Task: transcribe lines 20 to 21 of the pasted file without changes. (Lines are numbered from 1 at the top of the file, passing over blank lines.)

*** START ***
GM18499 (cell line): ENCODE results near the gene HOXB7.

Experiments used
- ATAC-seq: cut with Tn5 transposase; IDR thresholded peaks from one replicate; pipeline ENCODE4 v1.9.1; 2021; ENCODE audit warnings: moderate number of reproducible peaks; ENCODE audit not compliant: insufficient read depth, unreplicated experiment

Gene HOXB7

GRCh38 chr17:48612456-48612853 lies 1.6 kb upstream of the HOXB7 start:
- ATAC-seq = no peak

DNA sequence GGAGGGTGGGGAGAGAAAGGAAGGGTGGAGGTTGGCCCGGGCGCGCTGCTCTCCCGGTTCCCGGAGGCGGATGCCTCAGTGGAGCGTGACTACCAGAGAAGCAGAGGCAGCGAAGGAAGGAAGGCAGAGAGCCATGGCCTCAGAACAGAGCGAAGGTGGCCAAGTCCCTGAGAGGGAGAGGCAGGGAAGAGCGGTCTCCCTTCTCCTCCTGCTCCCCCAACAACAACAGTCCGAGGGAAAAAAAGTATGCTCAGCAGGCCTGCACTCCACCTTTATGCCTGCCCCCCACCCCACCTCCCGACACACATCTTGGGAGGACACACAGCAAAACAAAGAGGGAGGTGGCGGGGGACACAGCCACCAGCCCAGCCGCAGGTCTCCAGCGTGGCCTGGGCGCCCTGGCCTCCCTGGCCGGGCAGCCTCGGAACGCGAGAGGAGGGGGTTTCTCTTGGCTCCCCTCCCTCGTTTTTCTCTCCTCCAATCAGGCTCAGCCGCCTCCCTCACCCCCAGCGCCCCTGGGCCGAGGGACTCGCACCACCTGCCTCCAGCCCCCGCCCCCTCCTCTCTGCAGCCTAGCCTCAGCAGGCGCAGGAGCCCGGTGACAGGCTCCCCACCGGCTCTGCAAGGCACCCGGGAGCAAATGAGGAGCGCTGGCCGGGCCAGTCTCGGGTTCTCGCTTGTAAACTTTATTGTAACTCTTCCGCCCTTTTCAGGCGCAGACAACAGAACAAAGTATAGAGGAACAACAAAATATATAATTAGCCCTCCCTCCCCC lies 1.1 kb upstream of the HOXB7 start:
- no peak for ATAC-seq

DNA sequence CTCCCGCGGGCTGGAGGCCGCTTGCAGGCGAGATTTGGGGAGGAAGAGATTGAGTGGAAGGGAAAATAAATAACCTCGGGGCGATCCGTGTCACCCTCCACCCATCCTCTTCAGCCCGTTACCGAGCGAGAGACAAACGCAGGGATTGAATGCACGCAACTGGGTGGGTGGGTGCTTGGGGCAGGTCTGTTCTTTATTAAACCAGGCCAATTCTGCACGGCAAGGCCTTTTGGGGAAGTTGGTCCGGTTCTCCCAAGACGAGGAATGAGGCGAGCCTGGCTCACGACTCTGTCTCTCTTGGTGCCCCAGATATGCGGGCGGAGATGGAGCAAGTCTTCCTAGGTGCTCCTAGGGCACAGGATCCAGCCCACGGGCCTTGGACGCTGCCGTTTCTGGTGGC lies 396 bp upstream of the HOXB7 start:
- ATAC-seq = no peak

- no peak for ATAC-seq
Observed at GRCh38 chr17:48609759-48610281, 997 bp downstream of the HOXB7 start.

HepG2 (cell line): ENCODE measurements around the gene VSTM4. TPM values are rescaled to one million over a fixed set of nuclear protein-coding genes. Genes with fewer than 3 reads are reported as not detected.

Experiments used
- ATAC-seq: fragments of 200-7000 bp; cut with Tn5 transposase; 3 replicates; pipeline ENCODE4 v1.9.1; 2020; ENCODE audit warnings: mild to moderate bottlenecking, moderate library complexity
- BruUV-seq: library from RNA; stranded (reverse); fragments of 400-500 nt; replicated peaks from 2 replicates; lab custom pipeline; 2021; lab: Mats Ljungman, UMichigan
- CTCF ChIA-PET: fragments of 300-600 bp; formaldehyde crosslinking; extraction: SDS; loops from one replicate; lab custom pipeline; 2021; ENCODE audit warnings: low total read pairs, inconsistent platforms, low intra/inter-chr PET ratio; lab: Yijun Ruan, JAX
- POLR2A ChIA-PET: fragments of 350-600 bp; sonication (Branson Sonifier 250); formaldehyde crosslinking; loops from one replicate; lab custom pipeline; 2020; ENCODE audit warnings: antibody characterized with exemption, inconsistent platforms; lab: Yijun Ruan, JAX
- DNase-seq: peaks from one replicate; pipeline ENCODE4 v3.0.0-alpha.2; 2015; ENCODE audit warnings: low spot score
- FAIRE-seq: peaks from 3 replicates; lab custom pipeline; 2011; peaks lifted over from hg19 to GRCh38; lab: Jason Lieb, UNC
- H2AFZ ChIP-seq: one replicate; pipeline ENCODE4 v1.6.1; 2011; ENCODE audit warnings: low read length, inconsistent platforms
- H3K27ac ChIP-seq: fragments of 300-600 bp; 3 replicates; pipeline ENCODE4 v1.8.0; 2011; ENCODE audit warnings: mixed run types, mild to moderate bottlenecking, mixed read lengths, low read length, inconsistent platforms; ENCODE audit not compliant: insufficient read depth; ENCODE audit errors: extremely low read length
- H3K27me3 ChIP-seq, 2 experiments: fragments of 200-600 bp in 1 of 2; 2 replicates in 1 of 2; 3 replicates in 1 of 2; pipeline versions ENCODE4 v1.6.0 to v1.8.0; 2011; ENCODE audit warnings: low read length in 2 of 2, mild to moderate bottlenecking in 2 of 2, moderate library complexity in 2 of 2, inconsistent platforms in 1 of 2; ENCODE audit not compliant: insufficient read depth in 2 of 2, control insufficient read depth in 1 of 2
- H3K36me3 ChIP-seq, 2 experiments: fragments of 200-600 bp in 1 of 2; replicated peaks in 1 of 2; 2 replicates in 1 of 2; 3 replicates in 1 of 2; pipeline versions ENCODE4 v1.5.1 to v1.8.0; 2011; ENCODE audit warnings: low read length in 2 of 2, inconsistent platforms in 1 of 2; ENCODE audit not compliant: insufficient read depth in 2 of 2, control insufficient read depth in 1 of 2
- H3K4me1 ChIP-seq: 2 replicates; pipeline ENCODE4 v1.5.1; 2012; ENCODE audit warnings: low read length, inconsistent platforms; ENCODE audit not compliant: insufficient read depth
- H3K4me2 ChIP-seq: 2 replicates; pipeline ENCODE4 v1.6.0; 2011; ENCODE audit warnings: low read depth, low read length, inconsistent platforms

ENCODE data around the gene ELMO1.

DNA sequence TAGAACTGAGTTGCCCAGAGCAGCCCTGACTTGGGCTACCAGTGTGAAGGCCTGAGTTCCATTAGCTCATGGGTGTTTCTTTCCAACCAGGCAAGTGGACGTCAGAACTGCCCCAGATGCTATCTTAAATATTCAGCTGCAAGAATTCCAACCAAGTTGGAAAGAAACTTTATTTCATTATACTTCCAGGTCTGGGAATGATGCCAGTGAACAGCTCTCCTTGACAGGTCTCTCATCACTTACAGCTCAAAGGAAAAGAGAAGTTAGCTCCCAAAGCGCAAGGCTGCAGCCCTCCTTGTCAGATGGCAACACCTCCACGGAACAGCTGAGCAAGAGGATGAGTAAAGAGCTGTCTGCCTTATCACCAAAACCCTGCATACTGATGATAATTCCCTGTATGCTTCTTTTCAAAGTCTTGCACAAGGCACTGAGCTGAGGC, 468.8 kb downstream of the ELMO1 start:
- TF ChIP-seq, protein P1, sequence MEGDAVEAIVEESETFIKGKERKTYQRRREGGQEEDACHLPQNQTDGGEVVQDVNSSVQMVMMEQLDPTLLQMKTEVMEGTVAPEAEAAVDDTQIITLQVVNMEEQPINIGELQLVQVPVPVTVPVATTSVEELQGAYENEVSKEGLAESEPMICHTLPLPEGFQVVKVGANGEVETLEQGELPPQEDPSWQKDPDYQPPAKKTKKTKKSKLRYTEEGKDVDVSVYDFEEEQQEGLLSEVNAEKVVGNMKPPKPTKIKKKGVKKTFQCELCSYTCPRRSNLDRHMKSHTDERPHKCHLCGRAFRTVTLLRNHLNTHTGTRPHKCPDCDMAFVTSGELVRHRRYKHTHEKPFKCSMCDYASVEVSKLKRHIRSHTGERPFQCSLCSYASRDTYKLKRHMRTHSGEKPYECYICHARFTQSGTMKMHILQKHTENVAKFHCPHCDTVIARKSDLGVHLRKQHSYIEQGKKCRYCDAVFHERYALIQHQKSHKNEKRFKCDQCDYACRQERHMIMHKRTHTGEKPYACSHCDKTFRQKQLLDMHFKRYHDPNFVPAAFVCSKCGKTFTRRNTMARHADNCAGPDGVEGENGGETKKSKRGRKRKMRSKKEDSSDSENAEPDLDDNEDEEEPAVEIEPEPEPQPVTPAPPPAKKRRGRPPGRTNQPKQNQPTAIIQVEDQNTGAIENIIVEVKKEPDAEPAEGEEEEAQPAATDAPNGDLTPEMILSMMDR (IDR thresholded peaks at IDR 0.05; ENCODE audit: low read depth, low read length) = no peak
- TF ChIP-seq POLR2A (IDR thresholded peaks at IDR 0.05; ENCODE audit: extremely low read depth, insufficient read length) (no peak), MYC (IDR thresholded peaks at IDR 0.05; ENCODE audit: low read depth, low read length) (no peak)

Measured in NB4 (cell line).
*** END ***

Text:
- FAIRE-seq: peaks from 3 replicates; lab custom pipeline; 2011; peaks lifted over from hg19 to GRCh38; lab: Jason Lieb, UNC
- H2AFZ ChIP-seq: one replicate; pipeline ENCODE4 v1.6.1; 2011; ENCODE audit warnings: low read length, inconsistent platforms